Course Overview: The aim of the workshop is to offer an introduction to the many tools you can use to help you communicate research and work smarter. The purpose of the day is to help attendees come away with a variety of tools and artefacts they can use to help communicate and share their work. We will teach you basics of social media in an academic setting and demystify some of the barriers that may have put you off from using these tools in your work.
We will show you how to make the most from these technologies and show you how to find out alternative ways of discussing and communicating research. Attention will be paid to the various ethical issues to working more on the web from copyright and Creative Commons to making more use of your mobile device, from safety and security to how you conduct yourself online and netiquette.
This short course will benefit a wide range of people including (but not exhaustive of):
  • Researchers,
  • Masters and PhD students,
  • Research Support Staff and Managers,
  • Library and Information Professionals,
  • Communications and Marketing Professionals.
Course leaders:
Andy Tattersall
Claire Beecroft

Link to further course information:

Link to our online booking store:

Monday, 26 February 2018

More than 200 million medication errors occur in NHS per year

A new study has revealed an estimated 237 million medication errors occur in the NHS in England every year, and avoidable adverse drug reactions (ADRs) cause hundreds of deaths. Researchers from HEDS alongside colleagues from the Universities of York and Manchester report that an estimated 712 per year deaths result from avoidable ADRs. However, researchers say that ADRs could be a contributory factor to between 1,700 and 22,303 deaths a year.
Of the total estimated 237 million medication errors that occur, researchers found that almost three in four are unlikely to result in harm to patients, but there is very little information on the harm that actually happens due to medication errors.
This led researchers to review studies related to the harm caused to patients from ADRs. As well as the number of deaths reported, they also showed that avoidable ADRs had significant cost implications, at £98.5 million per year, but this could be significantly higher.
Fiona Campbell, Research Fellow from HEDS, said: “Measuring harm to patients from medication errors is difficult for several reasons, one being that harm can sometimes occur, when medicines are used correctly, but now that we have more understanding of the number of errors that occur we have an opportunity to do more to improve NHS systems.”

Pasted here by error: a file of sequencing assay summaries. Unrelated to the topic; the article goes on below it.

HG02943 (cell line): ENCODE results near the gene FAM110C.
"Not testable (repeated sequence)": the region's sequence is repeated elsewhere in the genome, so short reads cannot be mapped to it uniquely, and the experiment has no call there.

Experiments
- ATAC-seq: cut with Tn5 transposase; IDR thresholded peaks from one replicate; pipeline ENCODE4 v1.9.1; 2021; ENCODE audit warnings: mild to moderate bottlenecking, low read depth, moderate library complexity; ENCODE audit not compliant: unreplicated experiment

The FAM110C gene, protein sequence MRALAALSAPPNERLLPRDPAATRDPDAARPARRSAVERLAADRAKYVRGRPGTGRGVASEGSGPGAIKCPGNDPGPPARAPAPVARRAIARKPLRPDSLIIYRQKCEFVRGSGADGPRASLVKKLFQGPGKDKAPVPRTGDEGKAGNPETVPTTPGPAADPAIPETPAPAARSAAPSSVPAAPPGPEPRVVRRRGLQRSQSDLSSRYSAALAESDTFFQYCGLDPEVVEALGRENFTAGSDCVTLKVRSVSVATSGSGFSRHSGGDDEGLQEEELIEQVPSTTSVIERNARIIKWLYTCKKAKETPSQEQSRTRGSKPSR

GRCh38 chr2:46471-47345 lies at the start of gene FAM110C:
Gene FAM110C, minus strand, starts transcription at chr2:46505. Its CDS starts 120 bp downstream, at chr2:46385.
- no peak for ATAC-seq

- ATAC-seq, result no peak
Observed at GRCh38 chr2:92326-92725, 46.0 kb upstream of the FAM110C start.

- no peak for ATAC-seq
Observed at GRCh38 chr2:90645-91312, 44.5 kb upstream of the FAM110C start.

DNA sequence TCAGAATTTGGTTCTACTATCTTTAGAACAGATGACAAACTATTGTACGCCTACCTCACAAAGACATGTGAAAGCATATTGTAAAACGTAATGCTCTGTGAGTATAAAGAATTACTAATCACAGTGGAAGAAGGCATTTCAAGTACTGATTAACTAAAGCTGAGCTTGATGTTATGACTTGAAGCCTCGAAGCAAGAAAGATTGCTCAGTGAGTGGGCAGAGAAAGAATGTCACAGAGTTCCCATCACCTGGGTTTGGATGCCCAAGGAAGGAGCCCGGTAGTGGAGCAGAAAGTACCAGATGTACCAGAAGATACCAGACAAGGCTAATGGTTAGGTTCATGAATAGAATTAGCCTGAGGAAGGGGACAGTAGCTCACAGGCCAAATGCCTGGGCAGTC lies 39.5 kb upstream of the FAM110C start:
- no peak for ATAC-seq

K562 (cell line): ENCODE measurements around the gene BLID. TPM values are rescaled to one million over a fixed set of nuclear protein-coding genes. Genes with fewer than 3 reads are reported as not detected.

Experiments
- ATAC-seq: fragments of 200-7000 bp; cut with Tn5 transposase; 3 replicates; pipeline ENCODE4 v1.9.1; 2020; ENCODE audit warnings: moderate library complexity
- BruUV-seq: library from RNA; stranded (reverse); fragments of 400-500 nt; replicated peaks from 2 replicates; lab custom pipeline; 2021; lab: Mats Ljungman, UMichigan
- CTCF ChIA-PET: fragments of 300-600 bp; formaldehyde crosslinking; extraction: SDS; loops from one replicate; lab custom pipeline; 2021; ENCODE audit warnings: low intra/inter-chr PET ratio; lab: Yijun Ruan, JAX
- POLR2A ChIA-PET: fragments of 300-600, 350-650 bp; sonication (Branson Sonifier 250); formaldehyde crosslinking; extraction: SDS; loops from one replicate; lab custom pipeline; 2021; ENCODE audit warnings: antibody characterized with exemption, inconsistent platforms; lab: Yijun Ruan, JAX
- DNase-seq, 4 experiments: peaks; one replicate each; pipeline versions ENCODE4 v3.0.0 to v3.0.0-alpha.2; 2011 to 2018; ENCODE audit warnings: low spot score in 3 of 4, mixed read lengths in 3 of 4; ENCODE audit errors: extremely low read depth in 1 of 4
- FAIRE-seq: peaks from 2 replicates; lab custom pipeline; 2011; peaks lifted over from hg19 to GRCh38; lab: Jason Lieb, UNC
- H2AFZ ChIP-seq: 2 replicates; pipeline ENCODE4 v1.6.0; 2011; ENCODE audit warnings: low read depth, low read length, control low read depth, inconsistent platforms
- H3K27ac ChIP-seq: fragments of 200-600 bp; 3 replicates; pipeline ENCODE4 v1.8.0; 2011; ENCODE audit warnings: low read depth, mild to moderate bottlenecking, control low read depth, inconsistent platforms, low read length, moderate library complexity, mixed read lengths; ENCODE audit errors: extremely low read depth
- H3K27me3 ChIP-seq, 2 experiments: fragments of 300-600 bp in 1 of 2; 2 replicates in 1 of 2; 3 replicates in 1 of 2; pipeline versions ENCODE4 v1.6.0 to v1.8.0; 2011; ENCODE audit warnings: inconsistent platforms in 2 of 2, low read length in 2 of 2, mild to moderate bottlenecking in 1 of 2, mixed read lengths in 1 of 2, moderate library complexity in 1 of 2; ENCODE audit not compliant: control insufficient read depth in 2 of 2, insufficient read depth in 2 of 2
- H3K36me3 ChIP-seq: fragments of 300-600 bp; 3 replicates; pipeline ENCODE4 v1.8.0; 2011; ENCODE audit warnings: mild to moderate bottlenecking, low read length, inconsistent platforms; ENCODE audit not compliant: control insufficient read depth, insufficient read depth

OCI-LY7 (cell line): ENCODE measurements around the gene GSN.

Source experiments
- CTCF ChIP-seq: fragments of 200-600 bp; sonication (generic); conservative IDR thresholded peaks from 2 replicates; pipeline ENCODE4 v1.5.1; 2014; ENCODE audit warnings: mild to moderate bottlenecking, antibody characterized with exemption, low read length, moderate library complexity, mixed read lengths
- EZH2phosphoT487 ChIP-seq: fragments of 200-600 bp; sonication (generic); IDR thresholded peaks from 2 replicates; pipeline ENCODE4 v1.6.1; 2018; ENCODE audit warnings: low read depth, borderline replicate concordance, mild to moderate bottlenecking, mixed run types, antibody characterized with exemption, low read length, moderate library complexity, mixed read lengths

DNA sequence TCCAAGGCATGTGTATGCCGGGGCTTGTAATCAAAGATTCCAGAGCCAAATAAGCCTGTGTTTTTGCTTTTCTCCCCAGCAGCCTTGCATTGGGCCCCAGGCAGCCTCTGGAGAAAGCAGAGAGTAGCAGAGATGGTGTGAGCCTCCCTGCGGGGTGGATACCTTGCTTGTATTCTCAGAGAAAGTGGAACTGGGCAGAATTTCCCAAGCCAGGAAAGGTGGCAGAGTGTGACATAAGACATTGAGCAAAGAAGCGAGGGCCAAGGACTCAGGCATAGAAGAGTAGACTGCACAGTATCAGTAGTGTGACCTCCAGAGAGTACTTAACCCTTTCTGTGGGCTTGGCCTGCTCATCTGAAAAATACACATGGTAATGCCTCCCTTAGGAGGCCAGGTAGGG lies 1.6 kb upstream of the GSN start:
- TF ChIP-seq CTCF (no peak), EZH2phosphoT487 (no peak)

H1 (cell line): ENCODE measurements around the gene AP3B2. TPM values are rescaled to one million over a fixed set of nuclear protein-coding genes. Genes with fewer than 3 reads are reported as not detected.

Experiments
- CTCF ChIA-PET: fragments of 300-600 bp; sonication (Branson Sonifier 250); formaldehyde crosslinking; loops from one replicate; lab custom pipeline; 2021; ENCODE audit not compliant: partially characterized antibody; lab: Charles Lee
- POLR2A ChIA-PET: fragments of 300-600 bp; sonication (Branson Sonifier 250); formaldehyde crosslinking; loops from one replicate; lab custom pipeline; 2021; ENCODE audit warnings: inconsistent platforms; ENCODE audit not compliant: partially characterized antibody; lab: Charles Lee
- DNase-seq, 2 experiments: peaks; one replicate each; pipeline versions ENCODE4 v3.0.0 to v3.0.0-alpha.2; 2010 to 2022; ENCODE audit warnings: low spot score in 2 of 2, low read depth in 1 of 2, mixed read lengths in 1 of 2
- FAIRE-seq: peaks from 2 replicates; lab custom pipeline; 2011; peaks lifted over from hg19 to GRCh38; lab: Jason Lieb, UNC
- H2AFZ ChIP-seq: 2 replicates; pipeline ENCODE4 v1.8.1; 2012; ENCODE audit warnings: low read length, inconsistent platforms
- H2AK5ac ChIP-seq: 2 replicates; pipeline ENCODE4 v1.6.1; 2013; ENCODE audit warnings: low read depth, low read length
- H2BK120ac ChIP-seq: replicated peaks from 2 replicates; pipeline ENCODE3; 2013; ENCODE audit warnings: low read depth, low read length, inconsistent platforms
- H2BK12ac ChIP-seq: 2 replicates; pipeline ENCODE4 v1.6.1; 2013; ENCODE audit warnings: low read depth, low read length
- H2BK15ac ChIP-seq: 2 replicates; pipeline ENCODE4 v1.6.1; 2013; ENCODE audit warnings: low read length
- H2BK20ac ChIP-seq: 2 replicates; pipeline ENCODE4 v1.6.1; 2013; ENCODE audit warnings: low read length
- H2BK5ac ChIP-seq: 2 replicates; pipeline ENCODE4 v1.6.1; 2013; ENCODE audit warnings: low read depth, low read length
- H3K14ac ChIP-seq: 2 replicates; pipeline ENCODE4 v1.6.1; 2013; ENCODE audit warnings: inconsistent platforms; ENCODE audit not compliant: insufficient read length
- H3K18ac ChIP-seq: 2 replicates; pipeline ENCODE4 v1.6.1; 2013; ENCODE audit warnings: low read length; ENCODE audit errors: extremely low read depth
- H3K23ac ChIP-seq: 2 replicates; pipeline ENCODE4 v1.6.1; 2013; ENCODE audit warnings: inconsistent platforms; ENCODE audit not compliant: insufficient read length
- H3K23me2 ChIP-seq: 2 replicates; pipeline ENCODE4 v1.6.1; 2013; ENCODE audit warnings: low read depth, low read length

Image of medications
CC BY 2.0 e-Magine Art http://bit.ly/2EVwvc3
The economic impact of medication errors varied widely, from £60 per error for inhaler medication, for example, to more than £6 million in litigation claims associated with anaesthetic errors. The team is calling for more work to be done on finding cost-effective ways of preventing medication errors and their potential harm to patients.
The report, which reflects on 36 studies that detail medication error rates in primary care, care homes and secondary care, showed that the most errors with potential to cause harm happen in primary care (71 per cent), which is where most medicines in the NHS are prescribed and dispensed.
Errors were more likely to occur in older people and in patients with multiple conditions and using many medicines. 
Professor of Health Economics at the University of York, Mark Sculpher, said: “Although these error rates may look high, there is no evidence suggesting they differ markedly from those in other high-income countries. Almost three in four errors would never harm patients and some may be picked up before they reach the patients, but more research is needed to understand just how many that is.”
Rachel Elliott, Professor of Health Economics from the University of Manchester said “The NHS is a world-leader in this area of research, and this is why we have a good idea about error rates. There is still a lot to do in finding cost-effective ways to prevent medication errors. What this report is showing us is that we need better linking of information across the NHS to help find more ways of preventing medication errors.”
The report, funded by the UK Department of Health Policy Research Programme, will be unveiled at the World Patient Safety Science and Technology Summit and is published by the Policy Research Unit in Economics Evaluation of Health and Care Interventions (EEPRU).
Staff and students in the University of Sheffield‘s School of Health and Related Research (ScHARR) work together to tackle some of the world’s biggest health challenges to improve the health and care of people in the UK and around the world.

You can read the report here